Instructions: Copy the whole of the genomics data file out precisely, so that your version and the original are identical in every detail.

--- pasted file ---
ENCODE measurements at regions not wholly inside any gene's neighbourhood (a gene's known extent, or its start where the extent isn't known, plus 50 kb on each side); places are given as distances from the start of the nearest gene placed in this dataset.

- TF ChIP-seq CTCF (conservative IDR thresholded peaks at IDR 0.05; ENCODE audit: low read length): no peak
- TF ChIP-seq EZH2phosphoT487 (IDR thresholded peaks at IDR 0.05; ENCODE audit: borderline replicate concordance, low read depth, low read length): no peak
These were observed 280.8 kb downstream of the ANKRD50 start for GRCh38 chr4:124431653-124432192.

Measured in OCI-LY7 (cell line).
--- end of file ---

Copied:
ENCODE measurements at regions not wholly inside any gene's neighbourhood (a gene's known extent, or its start where the extent isn't known, plus 50 kb on each side); places are given as distances from the start of the nearest gene placed in this dataset.

- TF ChIP-seq CTCF (conservative IDR thresholded peaks at IDR 0.05; ENCODE audit: low read length): no peak
- TF ChIP-seq EZH2phosphoT487 (IDR thresholded peaks at IDR 0.05; ENCODE audit: borderline replicate concordance, low read depth, low read length): no peak
These were observed 280.8 kb downstream of the ANKRD50 start for GRCh38 chr4:124431653-124432192.

Measured in OCI-LY7 (cell line).